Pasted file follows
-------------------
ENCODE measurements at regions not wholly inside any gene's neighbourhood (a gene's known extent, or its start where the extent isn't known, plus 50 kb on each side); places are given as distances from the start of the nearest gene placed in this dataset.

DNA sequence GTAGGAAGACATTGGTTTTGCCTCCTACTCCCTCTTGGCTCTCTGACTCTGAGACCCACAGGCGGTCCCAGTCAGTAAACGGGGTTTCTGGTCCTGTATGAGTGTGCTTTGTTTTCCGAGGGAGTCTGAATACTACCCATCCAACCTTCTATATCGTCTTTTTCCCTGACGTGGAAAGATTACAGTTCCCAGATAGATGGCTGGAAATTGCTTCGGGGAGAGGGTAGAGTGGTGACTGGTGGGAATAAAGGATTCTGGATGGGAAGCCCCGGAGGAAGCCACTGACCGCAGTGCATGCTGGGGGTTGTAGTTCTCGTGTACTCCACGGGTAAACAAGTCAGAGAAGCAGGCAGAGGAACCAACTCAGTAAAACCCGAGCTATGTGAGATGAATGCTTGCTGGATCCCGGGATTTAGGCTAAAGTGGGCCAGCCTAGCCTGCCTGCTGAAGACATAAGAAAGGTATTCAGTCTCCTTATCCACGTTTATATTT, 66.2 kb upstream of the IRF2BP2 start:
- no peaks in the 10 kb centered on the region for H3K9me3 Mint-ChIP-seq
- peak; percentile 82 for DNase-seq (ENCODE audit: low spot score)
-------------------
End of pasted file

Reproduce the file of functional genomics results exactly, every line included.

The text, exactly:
ENCODE measurements at regions not wholly inside any gene's neighbourhood (a gene's known extent, or its start where the extent isn't known, plus 50 kb on each side); places are given as distances from the start of the nearest gene placed in this dataset.

DNA sequence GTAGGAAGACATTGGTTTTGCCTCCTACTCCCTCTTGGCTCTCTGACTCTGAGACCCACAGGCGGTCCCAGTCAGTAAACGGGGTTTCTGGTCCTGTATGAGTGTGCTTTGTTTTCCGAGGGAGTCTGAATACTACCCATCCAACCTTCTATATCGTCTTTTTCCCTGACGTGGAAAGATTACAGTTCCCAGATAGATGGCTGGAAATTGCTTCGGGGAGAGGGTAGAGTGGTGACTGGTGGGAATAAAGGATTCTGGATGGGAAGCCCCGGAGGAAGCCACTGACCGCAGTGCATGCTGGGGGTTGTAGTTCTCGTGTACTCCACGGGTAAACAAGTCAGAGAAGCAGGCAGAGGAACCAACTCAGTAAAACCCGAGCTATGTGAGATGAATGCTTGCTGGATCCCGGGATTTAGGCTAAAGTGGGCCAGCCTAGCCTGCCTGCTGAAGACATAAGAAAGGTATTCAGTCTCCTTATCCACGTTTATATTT, 66.2 kb upstream of the IRF2BP2 start:
- no peaks in the 10 kb centered on the region for H3K9me3 Mint-ChIP-seq
- peak; percentile 82 for DNase-seq (ENCODE audit: low spot score)